From 2000 to 2013, only five times did an armed citizen (who was not a police officer) exchange fire with the shooter. Three times the citizen killed the shooter, once the shooter committed suicide, and once the shooter was wounded. Fast forward to 2016–2017. In that time period, six armed citizens confronted active shooters. They stopped the shooting four times (in one case, the shooter fled to a different site and continued shooting, and in the other the armed citizen was wounded before he could stop the shooting).
The lesson? Armed citizens can make a difference, and as more Americans obtain carry permits, more Americans will be on-scene and able to react. Moreover, what’s missing from the data is any indication that armed citizens make the crisis worse. The stereotype of carry-permit holders spraying panicked gunfire is simply wrong.
FBI data indicate that you can stop a shooting even if you miss, or even if you just hold a person at gunpoint, but you must be prepared to hit your target.
Police can’t saturate populated areas. There are simply not enough cops to go around. The records of their responses are heroic (the incidents include large numbers of police casualties), but, as the saying goes, when seconds count, police are minutes away. But, by definition, people do saturate populated areas. And when an increasing number of those people possess carry permits, the instant response grows more likely.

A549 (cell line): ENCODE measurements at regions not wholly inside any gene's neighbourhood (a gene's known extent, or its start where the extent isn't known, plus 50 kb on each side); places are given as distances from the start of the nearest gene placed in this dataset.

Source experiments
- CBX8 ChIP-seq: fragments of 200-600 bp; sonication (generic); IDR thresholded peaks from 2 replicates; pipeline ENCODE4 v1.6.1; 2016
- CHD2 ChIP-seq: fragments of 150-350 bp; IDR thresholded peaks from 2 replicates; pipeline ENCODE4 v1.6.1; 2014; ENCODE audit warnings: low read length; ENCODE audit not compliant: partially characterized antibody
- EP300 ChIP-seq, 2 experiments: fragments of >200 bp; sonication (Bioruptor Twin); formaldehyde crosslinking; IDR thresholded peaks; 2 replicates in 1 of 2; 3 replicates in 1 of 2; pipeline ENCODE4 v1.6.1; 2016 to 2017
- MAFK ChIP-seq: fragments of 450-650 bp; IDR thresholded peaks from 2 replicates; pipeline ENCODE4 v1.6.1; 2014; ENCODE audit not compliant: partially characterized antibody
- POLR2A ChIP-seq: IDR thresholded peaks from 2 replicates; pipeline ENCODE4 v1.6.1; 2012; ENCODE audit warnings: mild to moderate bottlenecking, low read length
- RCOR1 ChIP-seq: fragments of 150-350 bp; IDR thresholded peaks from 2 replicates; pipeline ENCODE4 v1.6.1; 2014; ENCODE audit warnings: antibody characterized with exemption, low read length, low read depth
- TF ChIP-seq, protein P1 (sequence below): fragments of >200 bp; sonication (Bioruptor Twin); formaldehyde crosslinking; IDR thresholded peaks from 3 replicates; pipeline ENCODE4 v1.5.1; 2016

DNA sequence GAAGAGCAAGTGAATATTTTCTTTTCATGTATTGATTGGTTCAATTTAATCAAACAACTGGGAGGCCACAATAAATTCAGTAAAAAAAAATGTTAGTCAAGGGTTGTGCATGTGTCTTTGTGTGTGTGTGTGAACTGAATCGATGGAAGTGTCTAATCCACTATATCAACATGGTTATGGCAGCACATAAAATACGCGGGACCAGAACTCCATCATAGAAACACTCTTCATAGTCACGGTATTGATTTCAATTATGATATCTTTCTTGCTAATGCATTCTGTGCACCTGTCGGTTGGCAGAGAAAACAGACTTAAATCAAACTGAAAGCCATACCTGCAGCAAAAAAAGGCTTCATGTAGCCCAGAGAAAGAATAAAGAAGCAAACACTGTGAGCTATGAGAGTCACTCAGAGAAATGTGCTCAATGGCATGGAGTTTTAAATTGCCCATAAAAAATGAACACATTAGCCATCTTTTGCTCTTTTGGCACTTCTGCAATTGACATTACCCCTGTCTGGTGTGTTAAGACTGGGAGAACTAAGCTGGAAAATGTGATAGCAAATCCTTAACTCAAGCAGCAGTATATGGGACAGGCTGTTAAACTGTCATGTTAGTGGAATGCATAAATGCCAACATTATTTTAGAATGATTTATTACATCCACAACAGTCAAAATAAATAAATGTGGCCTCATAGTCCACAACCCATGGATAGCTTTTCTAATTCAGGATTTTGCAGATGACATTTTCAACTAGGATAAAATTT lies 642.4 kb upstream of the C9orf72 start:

It’s foolish to argue that “more carry permits” is the solution to our national challenge. I think it’s also wrong to claim that more carry permits isn’t part of the answer. But for carry permits to help, it requires a government to protect liberty and a citizen to exercise that liberty responsibly.
Armed citizens don’t fulfill their responsibilities to themselves, their families, or their neighbors by simply buying a gun, taking the required class for a permit (if a class is required), and tucking it under their shirt or popping it in their purse. Carrying a gun in public means practice. Learn exactly how to handle it safely. Learn exactly how to shoot it, and learn how to shoot it accurately. The FBI data indicate that you can stop a shooting even if you miss, or even if you just hold a person at gunpoint, but you must be prepared to hit your target. And in moments of ultimate stress, you can’t rely on fine-motor skills. Muscle memory is your friend.
For the person who’s unfamiliar with guns, all that sounds daunting. For some, it’s just too daunting to contemplate. That’s fine. Don’t carry. But there are millions of Americans who are ready, willing, and able to defend themselves and others. We want you carrying in public. We need you carrying in public. The odds are that you’ll never have to use that weapon. It will be a lump in your clothes or a weight in your purse, and that’s it. But for some small number of people, that gun will be the difference between life and death. How do we know? Let’s ask the FBI. In the conclusion of the latest report, it declares that the “selfless” actions of both armed and unarmed citizens “likely saved many lives.”
Be a lifesaver. Carry a gun.